It depends upon whether you are going to compare a 100% crop of each camera and look for noise, or compare the image as a whole (or even an equal crop of each).

If you chose to do the sensible comparison (images as a whole, or crop into the same section of each frame), then with equal technology between the formats, the bigger sensor wins every time.

Lenses / Re: 70-200 f2.8ii or i
« on: June 27, 2014, 08:48:26 AM »
I had the mk I. Excellent lens, but if you don't stop it down to f4 or smaller, the micro contrast and detail is very disappointing, unless you only view the images on a small screen or print small.

After some time of using the lens, and getting frustrated by this, I started wondering why I didn't just have the f4 IS version - slightly sharper at f4, half the weight, and at the time, half the price. Plus it would be a perfect way to avoid Tv mode selecting a detail destroying aperture.

Anyway, I've upgraded to the mk II, and the differences I've noticed are dramatically improved wide open sharpness, even more dramatic improvement with TC's, and the IS is much more effective. Other than that it's the same bullet proof construction and exemplary handling.

Having owned the mk II, I wouldn't dream of going back to the mk I.

Lenses / Re: Quality lens system for lightweight travel
« on: June 27, 2014, 08:20:14 AM »
What lenses do you use? Flashes? Typical subjects?

From your one post it seems like landscapes and the 24 TS-E are quite high up your list. Judging by your lack of faith in the EOS M, I'd suggest a 100D or indeed any less than FF mirrorless won't be suitable. And if you can't bare to leave the 24 TS-E behind, there are no worthy alternatives to that and one of Canon's FF from any system short of medium format.

I'd suggest a 6D, reduce the number of lenses, and replace any large lenses with smaller equivalents. I have no idea what you shoot, but tele lenses could potentially be replaced with a 70-300L, and mid range lenses or zooms could be replaced with a 40/2.8.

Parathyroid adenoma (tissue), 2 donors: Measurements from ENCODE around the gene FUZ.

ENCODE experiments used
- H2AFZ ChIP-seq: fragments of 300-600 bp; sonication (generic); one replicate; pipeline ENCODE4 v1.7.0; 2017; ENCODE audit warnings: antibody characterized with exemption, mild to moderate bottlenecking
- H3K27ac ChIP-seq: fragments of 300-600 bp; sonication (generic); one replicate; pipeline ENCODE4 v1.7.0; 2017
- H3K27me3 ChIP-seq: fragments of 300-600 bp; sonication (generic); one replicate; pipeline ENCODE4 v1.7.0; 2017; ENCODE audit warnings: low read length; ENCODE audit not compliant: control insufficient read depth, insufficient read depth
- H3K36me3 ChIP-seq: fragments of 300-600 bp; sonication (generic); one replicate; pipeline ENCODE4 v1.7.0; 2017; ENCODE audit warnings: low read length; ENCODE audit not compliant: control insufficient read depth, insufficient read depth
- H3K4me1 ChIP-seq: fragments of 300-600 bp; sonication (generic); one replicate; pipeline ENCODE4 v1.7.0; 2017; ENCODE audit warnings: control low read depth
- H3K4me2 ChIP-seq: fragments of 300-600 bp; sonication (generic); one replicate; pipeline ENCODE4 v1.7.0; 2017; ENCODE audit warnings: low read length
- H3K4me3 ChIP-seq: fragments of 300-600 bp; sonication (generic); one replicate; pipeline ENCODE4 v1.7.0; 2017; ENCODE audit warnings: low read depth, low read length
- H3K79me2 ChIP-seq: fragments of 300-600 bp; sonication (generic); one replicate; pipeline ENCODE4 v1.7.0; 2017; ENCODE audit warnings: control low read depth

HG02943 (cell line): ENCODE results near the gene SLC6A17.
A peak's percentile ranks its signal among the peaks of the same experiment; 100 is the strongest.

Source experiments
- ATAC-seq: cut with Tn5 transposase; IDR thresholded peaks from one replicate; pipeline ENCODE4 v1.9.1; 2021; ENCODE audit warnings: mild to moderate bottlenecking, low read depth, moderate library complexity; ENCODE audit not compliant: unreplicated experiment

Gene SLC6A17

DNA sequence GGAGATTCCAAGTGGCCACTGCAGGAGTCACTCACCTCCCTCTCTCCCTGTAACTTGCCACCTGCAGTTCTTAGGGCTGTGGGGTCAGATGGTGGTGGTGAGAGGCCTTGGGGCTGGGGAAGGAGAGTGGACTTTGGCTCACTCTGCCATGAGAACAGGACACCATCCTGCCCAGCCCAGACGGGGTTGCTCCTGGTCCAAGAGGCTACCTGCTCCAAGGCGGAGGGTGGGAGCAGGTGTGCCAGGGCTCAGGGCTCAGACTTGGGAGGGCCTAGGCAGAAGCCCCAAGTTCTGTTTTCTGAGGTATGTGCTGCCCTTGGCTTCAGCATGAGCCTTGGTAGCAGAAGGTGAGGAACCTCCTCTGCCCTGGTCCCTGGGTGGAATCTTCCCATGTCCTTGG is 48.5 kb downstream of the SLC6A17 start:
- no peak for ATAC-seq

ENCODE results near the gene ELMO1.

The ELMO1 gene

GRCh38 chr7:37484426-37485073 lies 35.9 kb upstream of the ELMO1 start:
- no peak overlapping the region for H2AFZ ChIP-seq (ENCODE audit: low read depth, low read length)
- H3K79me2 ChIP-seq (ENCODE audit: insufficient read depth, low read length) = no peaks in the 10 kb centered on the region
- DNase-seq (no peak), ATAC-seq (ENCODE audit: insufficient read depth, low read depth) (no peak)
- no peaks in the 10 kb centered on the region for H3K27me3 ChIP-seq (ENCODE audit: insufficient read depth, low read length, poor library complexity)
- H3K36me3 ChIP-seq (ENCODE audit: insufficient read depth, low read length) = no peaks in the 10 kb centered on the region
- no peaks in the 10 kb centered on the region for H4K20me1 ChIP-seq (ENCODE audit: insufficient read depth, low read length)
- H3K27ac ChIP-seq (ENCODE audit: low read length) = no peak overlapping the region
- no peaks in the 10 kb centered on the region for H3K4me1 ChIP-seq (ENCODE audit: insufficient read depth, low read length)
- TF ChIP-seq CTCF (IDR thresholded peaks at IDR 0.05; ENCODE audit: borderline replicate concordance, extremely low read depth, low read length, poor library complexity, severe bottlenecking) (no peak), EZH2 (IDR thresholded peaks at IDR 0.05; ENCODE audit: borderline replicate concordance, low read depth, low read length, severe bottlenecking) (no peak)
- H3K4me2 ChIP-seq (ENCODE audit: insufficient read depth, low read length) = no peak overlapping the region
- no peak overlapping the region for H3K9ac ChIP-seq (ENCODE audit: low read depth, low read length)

Failing that, just buy a much larger rucksack!

Lenses / Re: 300 2.8 IS Mk1 v Mk2
« on: June 26, 2014, 08:23:45 AM »
According to test charts there's not a massive difference. In terms of resolving power, the mk II with a 2x TC is reasonably close to perfection. The mk I is just a touch worse:


Compare either to the 600/4 II, and you'll see that the two 300/2.8's with 2x TC's are more similar than you'd imagine.

Third Party Manufacturers / Re: New Nikon D800s... Why?
« on: June 25, 2014, 10:58:45 AM »
It looks like it's going to be announced imminently, and named the D810:


Without meaning to repeat a question from earlier on in this thread - why?

Lenses / Re: Why do fast primes not have IS?
« on: June 25, 2014, 03:06:43 AM »
See the 24-70 IS L II or the 70-200 IS L II.
I though we're still on the first version of that f4 lens?  ::)

The FD mount has a shorter flange distance than EF - 42mm vs 44mm - so by the time you've added physical mount adapter to the 44mm, you end up with a total lens flange to sensor distance much greater than 42mm. Either you lose infinity focus, or there are optical elements (much like a mild TC) which further degrade the image quality of these old lenses.

In short, nothing works, bar one ingenious solution made by Ed Mika (who is also a member on this forum)


His solution is custom made for each lens. Not all lenses can be adapted, and the cost makes it pointless on a cheap lens. Good L FD lenses are worth converting.

Lenses / Re: Tamron 90 macro or Canon 100 for portraits?
« on: June 20, 2014, 06:43:48 AM »
This is about "the look" of the images mainly. I'd used my 100/f2 on Sony apsc a700 at f/2.2 quite a bit for a wedding and other people specific shooting and really liked that space. And it was even better on full-frame a800.

100/2 on a Sony (1.5x) crop behaves much like a 150/3 lens on your 6D. F2.8 on FF is slightly better, but throw in the wider angle of view and things change again.

I'd say you've made an excellent choice going with the 100L - mine is simply great. Light, compact, solid, great IS, fast AF (with the focus limiter on), very sharp and great bokeh.

EOS Bodies / Re: DSLR vs Mirrorless :: Evolution of cameras
« on: June 20, 2014, 03:26:13 AM »
On the one hand I understand that the EOS-M takes advantage of mirrorless technology to produce a camera that is more compact.  However, I feel the drawback is that it needs it's own special line of lenses.

I think Canon should also be producing a mirrorless camera that can use it's regular EF lenses.  Essentially it would be a DPAF APS-C or FF sensor camera with a built-in EVF replacing the usual pentaprism and packaged in a body that is similar to other EOS DSLRs.

It wouldn't be more compact, but it would have a similar feel and handling as it's contemporary consumer and professional cameras for which Canon is so renowned and celebrated.

Are you talking Pentax K01 or one of the many Sony DSLT's?